player half a dozen pins and let him
run around the room six times, en
deavoring each time he reaches the
sawdust box to drop a pin in such a
way that it wHI stand upright in the
A quick run is not necessary and
might prove exhausting. A gentle trot
is best, but the player must neither
stop nor hesitate In passing the box
to let fall hia pin. lie who succeeds
in making the most pins stand up
right is the victor in the game.
QUENTIN'S PONY RIDES.
The Cradle Ship.
There's a tiny ship, with its sails so
Dh, the precious freight that it bears to
night! There's a faithful watch and a song of Joy
That a mother sings to her sailor boy.
Then it's high-low, dear, ana it's by-low,
And a bright lookout to keep,
While my wee one sails 'with the rosy
To the pleasant port of Sleep.
Oh, the gentle hand at the helm to -guide.
While the taut Bhip swings n the sound
To the golden Isle, all with gems arrayed.
Where by fairy hands pretty dreams are
Then it's high-low, dear, and It's by-low,
And a bright lookout to keep.
While my wee one sails with the rosy
To the pleasant port of Sleep.
Soon the sun lies down In Its purple bed;
Soon the Stars peep out from their nooks
Then the sails are furled, and, all peril
Near the isle of Naps we are anchored
Oh, it's high-low, dear, and It's by-low,
And a bright lookout to keep.
While my wee one sails ' with the rosy
To the pleasant port of Sleep. ,
Lessons In Horsemanship Given by
. the President to Ilia Baby.
Under the experienced and watchful
eye of his father, Quentin Roosevelt,
the baby of the president's family, is
learning to ride horseback, says a
Washington special to the New York
World. Archie consented to lend Quen
tin his pony to practice on after enter
ing Into a solemn agreement with his
father that when Quentin learns to sit
on his back in true cowboy fashion
Quentin shall have a pony of his own.
Archie is now trying to negotiate a
supplement contract under which Quen
tin shall take his pony and he shall get
a larger one.
Every afternoon as soon as the presi
dent leaves the executive offices Arch
ie's diminutive horse is brought around
into the private grounds back of the
White House, and Mr. Roosevelt gives
Quentin lessons in horsemanship for
naif an hour or more. Just now he is
teaching the boy how to retain his seat
la the saddle, for Quentin is so small
that he rolls off whenever the pony
moves faster than a walk.
The president the other afternoon
was giving Quentin a long lecture on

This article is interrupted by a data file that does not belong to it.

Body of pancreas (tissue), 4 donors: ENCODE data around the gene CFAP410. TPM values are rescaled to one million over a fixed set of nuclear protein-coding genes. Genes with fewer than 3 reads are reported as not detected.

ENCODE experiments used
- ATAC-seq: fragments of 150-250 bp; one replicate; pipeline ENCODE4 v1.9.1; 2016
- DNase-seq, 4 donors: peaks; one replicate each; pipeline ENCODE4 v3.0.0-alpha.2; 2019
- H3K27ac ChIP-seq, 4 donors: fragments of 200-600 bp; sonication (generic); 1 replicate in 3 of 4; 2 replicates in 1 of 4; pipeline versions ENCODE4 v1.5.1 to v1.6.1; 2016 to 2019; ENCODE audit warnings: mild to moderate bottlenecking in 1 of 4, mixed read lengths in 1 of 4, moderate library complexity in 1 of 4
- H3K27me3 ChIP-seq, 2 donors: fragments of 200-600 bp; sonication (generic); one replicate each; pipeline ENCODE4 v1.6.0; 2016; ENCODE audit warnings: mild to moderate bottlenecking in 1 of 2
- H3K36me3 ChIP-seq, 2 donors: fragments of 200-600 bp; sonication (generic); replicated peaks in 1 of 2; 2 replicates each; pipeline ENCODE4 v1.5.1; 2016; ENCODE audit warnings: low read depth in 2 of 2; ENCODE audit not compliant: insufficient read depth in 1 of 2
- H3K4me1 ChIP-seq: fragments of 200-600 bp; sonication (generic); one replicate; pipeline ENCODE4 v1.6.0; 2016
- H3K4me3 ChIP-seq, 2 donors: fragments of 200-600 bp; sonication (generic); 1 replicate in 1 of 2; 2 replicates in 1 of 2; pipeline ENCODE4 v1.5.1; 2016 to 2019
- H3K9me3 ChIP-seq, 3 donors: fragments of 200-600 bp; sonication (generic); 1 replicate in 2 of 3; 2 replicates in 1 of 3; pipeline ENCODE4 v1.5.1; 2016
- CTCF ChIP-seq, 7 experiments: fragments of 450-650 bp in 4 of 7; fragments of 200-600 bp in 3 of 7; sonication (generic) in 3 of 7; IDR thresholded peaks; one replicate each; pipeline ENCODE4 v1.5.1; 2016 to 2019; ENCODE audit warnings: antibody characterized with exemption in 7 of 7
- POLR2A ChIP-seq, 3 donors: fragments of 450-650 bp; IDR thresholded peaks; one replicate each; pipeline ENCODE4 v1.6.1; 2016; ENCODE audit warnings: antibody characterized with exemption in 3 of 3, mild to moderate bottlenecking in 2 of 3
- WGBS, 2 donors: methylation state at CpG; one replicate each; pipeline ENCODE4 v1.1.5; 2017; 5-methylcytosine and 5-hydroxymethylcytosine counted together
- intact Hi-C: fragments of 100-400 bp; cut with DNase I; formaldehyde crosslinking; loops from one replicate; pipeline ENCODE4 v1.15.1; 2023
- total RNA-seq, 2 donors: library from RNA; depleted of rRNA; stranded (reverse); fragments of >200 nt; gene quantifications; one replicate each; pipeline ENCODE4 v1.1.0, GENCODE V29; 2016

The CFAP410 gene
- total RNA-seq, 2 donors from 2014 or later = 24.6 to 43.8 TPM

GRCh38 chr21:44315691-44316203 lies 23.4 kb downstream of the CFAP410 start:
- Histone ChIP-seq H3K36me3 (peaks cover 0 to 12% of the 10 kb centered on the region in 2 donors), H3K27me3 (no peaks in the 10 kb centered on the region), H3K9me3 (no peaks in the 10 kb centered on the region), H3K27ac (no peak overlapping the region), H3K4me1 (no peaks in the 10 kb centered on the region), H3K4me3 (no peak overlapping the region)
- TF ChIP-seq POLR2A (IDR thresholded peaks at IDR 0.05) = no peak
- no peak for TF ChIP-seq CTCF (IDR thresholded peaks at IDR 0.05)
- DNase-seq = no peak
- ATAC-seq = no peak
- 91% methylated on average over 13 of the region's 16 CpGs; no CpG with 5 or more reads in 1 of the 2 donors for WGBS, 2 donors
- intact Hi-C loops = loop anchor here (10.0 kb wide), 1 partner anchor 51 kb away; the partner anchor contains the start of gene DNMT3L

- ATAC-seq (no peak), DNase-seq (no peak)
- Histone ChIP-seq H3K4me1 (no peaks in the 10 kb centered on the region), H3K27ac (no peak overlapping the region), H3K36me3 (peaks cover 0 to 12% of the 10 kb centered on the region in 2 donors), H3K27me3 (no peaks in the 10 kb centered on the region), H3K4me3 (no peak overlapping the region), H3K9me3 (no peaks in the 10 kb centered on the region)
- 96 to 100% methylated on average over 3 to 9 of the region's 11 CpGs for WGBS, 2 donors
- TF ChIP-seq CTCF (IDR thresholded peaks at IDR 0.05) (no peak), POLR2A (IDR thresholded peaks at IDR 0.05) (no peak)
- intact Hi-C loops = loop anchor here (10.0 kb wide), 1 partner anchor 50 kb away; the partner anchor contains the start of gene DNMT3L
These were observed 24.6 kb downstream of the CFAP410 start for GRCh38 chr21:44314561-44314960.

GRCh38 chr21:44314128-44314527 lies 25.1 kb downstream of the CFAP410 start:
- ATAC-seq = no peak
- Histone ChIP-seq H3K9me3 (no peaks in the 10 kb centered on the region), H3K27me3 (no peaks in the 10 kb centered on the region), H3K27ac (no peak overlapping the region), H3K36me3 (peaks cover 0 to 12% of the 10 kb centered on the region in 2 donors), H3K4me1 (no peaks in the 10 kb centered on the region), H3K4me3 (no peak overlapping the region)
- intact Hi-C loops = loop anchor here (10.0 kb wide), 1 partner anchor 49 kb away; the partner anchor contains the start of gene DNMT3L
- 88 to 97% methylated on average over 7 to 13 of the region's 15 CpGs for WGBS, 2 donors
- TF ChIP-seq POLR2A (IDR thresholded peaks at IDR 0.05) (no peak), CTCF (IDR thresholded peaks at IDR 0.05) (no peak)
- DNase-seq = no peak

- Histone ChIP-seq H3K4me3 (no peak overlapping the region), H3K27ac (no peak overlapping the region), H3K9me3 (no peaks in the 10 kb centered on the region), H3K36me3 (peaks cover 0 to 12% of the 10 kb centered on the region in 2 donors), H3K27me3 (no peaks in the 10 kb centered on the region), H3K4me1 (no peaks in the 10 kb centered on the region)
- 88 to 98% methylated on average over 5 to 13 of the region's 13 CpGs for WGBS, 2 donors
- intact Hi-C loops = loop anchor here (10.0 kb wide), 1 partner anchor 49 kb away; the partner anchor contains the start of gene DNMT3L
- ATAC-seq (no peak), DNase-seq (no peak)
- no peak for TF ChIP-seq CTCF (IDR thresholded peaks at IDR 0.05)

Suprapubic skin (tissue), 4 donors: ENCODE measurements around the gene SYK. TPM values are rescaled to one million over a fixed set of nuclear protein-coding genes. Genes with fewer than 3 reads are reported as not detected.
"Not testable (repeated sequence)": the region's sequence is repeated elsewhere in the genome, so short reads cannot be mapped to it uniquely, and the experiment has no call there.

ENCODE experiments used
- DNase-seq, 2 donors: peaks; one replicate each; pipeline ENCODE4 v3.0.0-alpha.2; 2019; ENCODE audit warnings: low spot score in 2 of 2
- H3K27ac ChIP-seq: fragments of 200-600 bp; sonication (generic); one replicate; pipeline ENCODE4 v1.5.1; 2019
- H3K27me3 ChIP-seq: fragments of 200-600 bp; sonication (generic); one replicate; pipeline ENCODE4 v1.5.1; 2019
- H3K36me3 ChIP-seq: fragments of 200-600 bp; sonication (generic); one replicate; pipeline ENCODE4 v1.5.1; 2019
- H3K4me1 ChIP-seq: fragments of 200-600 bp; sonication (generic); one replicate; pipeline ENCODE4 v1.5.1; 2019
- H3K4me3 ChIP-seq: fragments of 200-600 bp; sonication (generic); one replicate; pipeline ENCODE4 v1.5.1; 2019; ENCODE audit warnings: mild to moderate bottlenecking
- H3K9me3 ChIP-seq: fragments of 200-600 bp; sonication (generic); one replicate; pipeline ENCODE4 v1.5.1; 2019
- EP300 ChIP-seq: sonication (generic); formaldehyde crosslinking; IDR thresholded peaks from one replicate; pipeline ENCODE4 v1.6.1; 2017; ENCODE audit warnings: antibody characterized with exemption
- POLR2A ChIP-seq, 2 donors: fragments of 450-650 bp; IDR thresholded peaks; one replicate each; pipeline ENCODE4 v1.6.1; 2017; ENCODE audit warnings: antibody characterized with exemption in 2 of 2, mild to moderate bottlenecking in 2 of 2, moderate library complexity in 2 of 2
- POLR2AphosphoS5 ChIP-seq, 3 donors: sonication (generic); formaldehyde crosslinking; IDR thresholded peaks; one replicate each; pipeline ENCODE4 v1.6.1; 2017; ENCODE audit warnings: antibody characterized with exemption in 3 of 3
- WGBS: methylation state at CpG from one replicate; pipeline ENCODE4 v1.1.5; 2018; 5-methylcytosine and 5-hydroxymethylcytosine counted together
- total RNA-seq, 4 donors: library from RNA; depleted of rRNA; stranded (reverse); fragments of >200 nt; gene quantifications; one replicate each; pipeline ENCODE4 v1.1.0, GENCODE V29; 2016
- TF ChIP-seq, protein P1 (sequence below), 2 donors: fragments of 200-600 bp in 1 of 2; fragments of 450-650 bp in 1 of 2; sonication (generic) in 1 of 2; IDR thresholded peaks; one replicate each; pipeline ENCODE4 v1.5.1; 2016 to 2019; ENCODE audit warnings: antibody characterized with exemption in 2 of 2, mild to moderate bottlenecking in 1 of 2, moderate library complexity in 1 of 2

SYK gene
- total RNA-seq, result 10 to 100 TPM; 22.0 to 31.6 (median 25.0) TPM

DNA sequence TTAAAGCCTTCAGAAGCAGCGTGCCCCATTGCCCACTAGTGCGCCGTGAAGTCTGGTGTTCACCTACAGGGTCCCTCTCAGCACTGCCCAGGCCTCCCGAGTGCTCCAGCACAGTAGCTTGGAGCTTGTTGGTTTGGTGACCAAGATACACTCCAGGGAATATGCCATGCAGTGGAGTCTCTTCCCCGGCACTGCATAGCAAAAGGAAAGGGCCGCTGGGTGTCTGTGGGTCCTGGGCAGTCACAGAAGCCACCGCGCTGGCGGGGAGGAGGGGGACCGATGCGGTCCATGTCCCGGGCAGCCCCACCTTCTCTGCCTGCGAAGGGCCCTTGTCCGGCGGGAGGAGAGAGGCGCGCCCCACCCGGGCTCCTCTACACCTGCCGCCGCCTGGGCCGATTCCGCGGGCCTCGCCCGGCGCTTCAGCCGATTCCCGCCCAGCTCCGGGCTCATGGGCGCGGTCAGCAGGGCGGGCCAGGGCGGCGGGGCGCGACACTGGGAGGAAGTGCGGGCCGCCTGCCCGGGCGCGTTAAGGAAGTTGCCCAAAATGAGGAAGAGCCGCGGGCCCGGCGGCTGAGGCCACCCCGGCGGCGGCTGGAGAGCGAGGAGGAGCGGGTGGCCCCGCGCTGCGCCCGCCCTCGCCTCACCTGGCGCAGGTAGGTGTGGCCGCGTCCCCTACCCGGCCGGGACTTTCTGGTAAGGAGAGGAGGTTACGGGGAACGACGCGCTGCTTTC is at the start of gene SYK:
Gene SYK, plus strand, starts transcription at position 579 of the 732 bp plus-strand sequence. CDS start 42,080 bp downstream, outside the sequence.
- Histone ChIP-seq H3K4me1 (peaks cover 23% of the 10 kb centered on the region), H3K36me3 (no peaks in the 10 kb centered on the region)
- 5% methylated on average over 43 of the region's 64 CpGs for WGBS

how to hold on. Archie was helping,
but he soon tired of it.
"There's too much talking and not
enough riding here for me," said Arch
ie scornfully as he rode away on his
A WONDERFUL RAILWAY.
Steepest Line In the World Belns
Built by Swiss Engineer.
A wonderful mountain railway is be
ing constructed at present in the Tyrol
and when completed next summer it
Will be the steepest line in the-world,
says the New York Commercial Adver
tiser. The railway, which will be two
and a half kilometers in length, will
Join the village of Kaltern to the sum
mit of the Col de Mendel at a height of
2,550 feet. Tills distance will be cov
ered In exactlj twenty-seven minutes,
while by road it takes four hours to
reach the top. The force is electricity
and the cog (middle) rail system has
The maximum grade is 64 in 100,
surpassing that of the Stanserhoru
line, which formerly held the Euro
pean record. The couches will hold fifty
persons and baggage, and special pre
cautions have been taken to enable the
tourist to view the wonderful scenery
through which the line passes. M.
Strubb, a Swiss engineer of Clarens. is
carrying on this remarkable enterprise.
WANTS LORDS "BRANDED."
Resolution on Subject of Noblemen
Adopted by Mlnnoari Senate.
Sentiment aroused in Missouri by the
recent marriage of a Kansas City girl
to the bogus Lord Harrington found ex
pression iu the state senate recently,
says a special dispatch from Jefferson
City, Mo., to the New York Times.
This resolution was adopted by the up
per house of the legislature:
"Resolved. That the committee on
criminal jurisprudence be instructed to
take into consideration the necessity
and importance of the passage of a law
providing for the taxation, branding
and licensing of foreign lords and no
blemen, both real and genuine, bogus
and fraudulent, found running at large
in the state of Missouri, and also pro
viding severe penalties for the viola
tion of said law, to the end that the
young women of Missouri may be pro
tected and fully warned against engag
ing in speculation of such a risky and
dangerous character as lnvcot va in
The Cnpld Tax.
IWith apologies to Assemblyman Isldor
Cohn of New York, who has a bill to tax
bachelors and old maids.
Now, woe be unto the bachelor maid
And woe to the bachelor man!
No time to wait; you'd better mate
With any one you can,.
For Cohn and Cupid are hand in hand
With a brand new "single tax" demand;
They'll make you pay to beat the band;
Look out for Cohn and Cupid.
There's joy in the breast of the license
And the parson smiles with glee
As his fingers twitch with the gladsome
Of a fat prospective fee;
The lovelorn swain is blithe today.
For the maiden dare not say him nay
For fear of the tax she'll have to pay
Since Cohn Joined hands with Cupid.